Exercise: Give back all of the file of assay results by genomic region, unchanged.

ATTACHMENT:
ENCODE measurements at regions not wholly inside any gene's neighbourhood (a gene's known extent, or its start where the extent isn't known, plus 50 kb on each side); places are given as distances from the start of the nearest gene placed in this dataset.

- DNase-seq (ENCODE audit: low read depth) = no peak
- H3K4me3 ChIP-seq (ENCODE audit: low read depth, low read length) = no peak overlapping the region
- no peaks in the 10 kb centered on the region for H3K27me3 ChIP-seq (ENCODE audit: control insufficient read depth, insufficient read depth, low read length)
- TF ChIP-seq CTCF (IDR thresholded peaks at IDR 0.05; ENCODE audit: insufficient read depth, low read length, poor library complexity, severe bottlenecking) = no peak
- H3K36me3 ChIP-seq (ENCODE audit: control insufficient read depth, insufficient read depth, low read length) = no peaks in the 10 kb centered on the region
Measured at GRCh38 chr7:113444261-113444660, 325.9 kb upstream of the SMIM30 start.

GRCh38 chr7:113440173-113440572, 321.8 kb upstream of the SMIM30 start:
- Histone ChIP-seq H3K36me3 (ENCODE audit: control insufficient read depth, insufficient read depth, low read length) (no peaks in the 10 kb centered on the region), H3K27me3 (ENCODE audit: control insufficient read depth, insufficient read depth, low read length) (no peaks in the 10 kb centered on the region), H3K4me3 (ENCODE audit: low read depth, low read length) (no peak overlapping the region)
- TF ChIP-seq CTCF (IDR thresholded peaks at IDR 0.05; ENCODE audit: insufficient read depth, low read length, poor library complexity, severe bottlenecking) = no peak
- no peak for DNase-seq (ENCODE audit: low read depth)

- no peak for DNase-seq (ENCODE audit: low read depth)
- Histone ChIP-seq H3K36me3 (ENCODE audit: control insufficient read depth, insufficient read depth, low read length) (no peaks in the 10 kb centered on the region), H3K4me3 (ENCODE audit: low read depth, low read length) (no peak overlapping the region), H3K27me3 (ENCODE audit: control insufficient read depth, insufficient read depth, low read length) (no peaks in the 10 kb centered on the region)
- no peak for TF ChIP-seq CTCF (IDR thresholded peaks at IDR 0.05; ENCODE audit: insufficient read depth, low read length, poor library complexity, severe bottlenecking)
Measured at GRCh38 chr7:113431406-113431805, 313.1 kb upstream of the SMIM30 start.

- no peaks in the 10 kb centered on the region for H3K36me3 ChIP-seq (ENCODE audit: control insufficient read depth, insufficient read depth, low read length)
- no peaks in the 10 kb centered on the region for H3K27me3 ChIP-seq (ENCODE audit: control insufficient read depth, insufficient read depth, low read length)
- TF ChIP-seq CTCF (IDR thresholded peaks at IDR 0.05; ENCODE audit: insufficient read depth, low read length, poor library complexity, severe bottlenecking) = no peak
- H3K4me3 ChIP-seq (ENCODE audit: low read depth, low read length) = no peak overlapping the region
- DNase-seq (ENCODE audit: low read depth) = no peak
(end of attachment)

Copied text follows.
ENCODE measurements at regions not wholly inside any gene's neighbourhood (a gene's known extent, or its start where the extent isn't known, plus 50 kb on each side); places are given as distances from the start of the nearest gene placed in this dataset.

- DNase-seq (ENCODE audit: low read depth) = no peak
- H3K4me3 ChIP-seq (ENCODE audit: low read depth, low read length) = no peak overlapping the region
- no peaks in the 10 kb centered on the region for H3K27me3 ChIP-seq (ENCODE audit: control insufficient read depth, insufficient read depth, low read length)
- TF ChIP-seq CTCF (IDR thresholded peaks at IDR 0.05; ENCODE audit: insufficient read depth, low read length, poor library complexity, severe bottlenecking) = no peak
- H3K36me3 ChIP-seq (ENCODE audit: control insufficient read depth, insufficient read depth, low read length) = no peaks in the 10 kb centered on the region
Measured at GRCh38 chr7:113444261-113444660, 325.9 kb upstream of the SMIM30 start.

GRCh38 chr7:113440173-113440572, 321.8 kb upstream of the SMIM30 start:
- Histone ChIP-seq H3K36me3 (ENCODE audit: control insufficient read depth, insufficient read depth, low read length) (no peaks in the 10 kb centered on the region), H3K27me3 (ENCODE audit: control insufficient read depth, insufficient read depth, low read length) (no peaks in the 10 kb centered on the region), H3K4me3 (ENCODE audit: low read depth, low read length) (no peak overlapping the region)
- TF ChIP-seq CTCF (IDR thresholded peaks at IDR 0.05; ENCODE audit: insufficient read depth, low read length, poor library complexity, severe bottlenecking) = no peak
- no peak for DNase-seq (ENCODE audit: low read depth)

- no peak for DNase-seq (ENCODE audit: low read depth)
- Histone ChIP-seq H3K36me3 (ENCODE audit: control insufficient read depth, insufficient read depth, low read length) (no peaks in the 10 kb centered on the region), H3K4me3 (ENCODE audit: low read depth, low read length) (no peak overlapping the region), H3K27me3 (ENCODE audit: control insufficient read depth, insufficient read depth, low read length) (no peaks in the 10 kb centered on the region)
- no peak for TF ChIP-seq CTCF (IDR thresholded peaks at IDR 0.05; ENCODE audit: insufficient read depth, low read length, poor library complexity, severe bottlenecking)
Measured at GRCh38 chr7:113431406-113431805, 313.1 kb upstream of the SMIM30 start.

- no peaks in the 10 kb centered on the region for H3K36me3 ChIP-seq (ENCODE audit: control insufficient read depth, insufficient read depth, low read length)
- no peaks in the 10 kb centered on the region for H3K27me3 ChIP-seq (ENCODE audit: control insufficient read depth, insufficient read depth, low read length)
- TF ChIP-seq CTCF (IDR thresholded peaks at IDR 0.05; ENCODE audit: insufficient read depth, low read length, poor library complexity, severe bottlenecking) = no peak
- H3K4me3 ChIP-seq (ENCODE audit: low read depth, low read length) = no peak overlapping the region
- DNase-seq (ENCODE audit: low read depth) = no peak